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Germany and the Axis Powers, by Richard L. DiNardo

Lawrence, Ks.: University Press of Kansas, 2005. Pp. xiv, 282. Illus., maps, notes, biblio., index. $34.95. ISBN:0-700-61412-5.

The Finns aside, the general view of Germany’s allies in World War II – notably Italy, Romania, and Hungary – is that of a bunch of inept fools led by bumbling idiots, who were major contributors to the German defeat.

This is a hoary myth, which serves both the Germans and some of their erstwhile enemies well. But it’s hardly the whole story, and over the past few years a more balanced view of Germany’s allies has begun to emerge, as scholars have addressed the goals, capabilities, and performance of several of Germany’s allies.

In Germany and the Axis Powers, NYMAS member Richard L. DiNardo goes one step further, taking a look at the nature of the Axis “alliance” and the role that each of the members had in the overall war effort. As he effectively demonstrates, the Axis bore little relationship to the “Grand Alliance” that existed among the U.S.S.R., Britain, and the U.S. – particularly between the latter pair. The Axis powers were bound not to each other collectively, but rather in a series of bilateral pacts that linked them primarily to Germany, a nation without a long history of military excellence, but little history of coalition warfare. As a result, there was never any common discussion of strategy, nor any pooling of resources (recall the complex Anglo-American discussions about allocations of landing craft), and frequent contradictory war aims (Hungary and Romania come most notably to mind, with more interest in fighting the other than anyone else).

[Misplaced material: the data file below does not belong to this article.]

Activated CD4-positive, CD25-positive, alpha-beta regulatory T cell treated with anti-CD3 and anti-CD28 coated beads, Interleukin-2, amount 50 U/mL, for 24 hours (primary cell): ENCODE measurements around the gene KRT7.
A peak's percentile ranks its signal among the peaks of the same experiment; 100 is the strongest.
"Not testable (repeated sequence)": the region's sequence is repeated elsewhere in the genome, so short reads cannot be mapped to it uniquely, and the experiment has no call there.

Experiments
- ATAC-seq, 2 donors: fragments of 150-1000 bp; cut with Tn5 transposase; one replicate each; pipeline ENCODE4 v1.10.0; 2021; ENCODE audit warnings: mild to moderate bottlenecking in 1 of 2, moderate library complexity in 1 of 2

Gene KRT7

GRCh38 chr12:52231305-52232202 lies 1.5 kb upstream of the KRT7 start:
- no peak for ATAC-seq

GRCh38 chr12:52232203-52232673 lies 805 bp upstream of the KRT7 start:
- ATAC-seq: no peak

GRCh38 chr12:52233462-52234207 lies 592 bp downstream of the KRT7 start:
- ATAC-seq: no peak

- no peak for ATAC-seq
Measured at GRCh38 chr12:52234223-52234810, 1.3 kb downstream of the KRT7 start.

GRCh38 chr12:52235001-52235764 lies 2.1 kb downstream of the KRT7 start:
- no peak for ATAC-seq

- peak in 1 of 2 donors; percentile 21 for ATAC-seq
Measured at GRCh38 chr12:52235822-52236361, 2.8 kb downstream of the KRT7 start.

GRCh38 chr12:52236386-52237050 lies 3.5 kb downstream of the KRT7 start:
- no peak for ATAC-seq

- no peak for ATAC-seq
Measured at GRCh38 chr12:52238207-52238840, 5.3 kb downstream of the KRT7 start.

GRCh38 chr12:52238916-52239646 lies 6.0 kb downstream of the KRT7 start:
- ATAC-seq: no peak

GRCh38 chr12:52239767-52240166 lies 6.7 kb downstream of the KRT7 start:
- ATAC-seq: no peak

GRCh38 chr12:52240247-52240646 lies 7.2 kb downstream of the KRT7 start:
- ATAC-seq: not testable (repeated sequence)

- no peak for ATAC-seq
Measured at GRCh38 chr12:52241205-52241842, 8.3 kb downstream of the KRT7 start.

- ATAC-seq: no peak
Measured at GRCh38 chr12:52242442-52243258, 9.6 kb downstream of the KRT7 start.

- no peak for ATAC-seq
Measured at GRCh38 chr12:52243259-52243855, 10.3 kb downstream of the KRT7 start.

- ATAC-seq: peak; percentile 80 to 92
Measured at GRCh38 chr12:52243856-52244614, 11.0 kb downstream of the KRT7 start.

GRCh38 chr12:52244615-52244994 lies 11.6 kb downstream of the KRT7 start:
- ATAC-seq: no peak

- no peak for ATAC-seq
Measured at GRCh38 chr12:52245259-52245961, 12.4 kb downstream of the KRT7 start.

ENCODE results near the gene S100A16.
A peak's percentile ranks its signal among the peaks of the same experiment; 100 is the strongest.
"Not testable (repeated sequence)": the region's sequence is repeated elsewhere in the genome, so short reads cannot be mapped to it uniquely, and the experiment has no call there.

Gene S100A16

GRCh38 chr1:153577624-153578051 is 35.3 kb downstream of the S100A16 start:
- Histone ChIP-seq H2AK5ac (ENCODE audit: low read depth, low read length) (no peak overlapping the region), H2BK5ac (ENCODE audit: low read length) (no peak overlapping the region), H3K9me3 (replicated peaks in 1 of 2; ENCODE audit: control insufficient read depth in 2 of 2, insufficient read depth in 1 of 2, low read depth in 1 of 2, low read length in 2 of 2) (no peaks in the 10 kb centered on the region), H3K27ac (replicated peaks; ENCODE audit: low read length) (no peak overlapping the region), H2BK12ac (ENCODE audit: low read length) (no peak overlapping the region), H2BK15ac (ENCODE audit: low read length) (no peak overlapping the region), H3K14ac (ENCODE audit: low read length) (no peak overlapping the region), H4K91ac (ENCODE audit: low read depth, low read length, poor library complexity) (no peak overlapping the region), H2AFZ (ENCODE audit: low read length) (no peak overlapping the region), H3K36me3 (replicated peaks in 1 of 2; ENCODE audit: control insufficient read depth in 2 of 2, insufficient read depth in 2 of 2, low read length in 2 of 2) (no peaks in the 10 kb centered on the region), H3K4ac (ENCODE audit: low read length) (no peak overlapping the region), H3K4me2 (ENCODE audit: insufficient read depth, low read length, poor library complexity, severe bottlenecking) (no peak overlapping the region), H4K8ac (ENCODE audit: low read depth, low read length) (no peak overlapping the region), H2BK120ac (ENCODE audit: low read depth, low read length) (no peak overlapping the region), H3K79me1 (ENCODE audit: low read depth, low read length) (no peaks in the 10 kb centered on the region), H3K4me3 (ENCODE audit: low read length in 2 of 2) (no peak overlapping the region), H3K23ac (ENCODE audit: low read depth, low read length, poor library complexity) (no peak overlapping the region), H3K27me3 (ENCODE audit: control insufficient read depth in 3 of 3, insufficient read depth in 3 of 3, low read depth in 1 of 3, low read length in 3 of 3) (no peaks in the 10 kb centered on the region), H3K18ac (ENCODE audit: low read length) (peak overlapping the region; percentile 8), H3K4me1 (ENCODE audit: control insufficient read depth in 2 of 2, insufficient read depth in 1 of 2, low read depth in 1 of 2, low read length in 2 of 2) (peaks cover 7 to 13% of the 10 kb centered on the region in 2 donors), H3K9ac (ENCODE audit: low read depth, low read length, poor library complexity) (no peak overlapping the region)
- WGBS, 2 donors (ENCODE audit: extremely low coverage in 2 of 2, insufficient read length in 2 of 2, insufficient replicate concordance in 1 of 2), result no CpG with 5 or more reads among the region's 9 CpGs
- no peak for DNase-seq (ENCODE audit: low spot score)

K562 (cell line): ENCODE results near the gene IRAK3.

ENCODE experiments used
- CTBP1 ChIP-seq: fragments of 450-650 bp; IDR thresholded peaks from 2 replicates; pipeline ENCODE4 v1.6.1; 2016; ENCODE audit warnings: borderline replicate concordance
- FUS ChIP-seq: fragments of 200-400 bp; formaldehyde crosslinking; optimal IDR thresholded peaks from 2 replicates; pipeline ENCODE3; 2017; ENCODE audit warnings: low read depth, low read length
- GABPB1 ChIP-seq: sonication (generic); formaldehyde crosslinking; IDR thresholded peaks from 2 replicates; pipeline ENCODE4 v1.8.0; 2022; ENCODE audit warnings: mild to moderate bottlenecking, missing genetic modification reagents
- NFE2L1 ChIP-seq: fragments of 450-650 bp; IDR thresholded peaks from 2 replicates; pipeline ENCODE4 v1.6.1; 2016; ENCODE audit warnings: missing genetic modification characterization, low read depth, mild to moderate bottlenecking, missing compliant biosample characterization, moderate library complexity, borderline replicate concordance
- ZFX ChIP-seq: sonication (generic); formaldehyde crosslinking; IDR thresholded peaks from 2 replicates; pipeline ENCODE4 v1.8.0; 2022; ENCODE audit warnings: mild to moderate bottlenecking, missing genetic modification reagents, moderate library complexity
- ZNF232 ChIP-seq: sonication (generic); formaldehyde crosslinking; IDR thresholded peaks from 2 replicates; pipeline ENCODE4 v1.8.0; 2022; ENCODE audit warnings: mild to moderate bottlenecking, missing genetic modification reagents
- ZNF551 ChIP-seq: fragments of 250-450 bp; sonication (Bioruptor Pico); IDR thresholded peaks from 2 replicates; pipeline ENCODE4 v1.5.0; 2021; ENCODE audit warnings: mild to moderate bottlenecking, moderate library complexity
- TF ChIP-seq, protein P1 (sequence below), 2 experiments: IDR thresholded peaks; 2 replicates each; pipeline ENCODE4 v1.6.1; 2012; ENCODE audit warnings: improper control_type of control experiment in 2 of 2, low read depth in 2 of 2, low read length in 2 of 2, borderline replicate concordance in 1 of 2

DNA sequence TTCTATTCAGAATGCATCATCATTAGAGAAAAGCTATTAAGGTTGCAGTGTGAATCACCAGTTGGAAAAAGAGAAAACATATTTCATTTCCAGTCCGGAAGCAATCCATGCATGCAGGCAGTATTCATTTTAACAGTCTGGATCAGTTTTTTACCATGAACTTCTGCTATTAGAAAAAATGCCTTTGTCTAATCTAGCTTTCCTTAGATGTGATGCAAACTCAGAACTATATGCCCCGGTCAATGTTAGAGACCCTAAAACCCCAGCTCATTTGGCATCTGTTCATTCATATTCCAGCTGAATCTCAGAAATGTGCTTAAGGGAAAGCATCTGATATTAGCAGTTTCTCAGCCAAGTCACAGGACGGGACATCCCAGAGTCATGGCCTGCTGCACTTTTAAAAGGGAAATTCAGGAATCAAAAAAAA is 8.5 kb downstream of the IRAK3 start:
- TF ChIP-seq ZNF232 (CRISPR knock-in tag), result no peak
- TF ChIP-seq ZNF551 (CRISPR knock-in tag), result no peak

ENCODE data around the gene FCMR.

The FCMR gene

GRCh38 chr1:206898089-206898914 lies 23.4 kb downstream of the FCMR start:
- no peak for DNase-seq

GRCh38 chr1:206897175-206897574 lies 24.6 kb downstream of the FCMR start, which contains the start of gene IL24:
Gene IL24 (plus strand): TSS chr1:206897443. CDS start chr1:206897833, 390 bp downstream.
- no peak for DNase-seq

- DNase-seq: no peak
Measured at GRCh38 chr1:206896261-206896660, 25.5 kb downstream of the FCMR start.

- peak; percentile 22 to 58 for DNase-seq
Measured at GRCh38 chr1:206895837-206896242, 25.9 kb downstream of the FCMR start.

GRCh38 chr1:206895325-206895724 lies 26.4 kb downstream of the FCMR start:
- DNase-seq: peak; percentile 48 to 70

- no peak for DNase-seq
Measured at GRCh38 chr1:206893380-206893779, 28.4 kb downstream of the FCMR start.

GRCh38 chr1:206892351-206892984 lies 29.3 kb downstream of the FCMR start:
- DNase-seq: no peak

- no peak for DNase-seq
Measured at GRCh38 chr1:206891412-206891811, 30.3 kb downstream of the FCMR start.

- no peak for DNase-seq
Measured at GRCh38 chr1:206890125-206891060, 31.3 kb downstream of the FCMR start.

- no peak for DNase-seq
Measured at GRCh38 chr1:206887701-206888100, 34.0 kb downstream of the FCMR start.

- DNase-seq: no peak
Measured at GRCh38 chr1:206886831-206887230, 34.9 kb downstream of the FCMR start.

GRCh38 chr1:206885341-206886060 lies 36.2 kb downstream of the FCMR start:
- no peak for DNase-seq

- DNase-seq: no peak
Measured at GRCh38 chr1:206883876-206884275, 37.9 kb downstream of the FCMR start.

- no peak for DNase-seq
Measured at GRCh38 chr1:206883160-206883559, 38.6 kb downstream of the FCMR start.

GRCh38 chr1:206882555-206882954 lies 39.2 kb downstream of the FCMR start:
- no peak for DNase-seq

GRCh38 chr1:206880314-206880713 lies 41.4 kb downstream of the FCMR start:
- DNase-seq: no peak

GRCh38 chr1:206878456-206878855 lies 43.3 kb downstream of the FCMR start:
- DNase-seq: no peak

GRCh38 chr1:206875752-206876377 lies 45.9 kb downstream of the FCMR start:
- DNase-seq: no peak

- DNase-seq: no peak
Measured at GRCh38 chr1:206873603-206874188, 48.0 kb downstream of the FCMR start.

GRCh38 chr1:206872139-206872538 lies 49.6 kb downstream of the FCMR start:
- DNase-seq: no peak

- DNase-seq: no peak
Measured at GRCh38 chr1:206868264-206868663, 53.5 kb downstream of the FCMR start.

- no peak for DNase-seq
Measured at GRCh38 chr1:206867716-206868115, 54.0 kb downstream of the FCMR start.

DiNardo does not limit his discussions to matters of policy and strategy. He reviews the problems and limitations of each of the principal European Axis allies, and their performance in the field, which was usually better than has been generally reported; for example, the critical role of Italian forces in the “German” victories in North Africa, or the Romanians during the phases of the campaign in Russia.

DiNardo packs a great deal into this volume. Perhaps the only real flaw is that he fails to address why, among the numerous committees the German Army convened to study the lessons of 1914-1918 during the 1920s, no one ever thought about having a look at the problems they’d had waging coalition warfare. But this is a relatively minor quibble, given the overall value of the work, which is clear, comprehensive, and well written, with the occasional subtle joke that seems to help carry the tale forward. Worth reading for anyone interested in World War II or coalition warfare.

Reviewer: A. A. Nofi   

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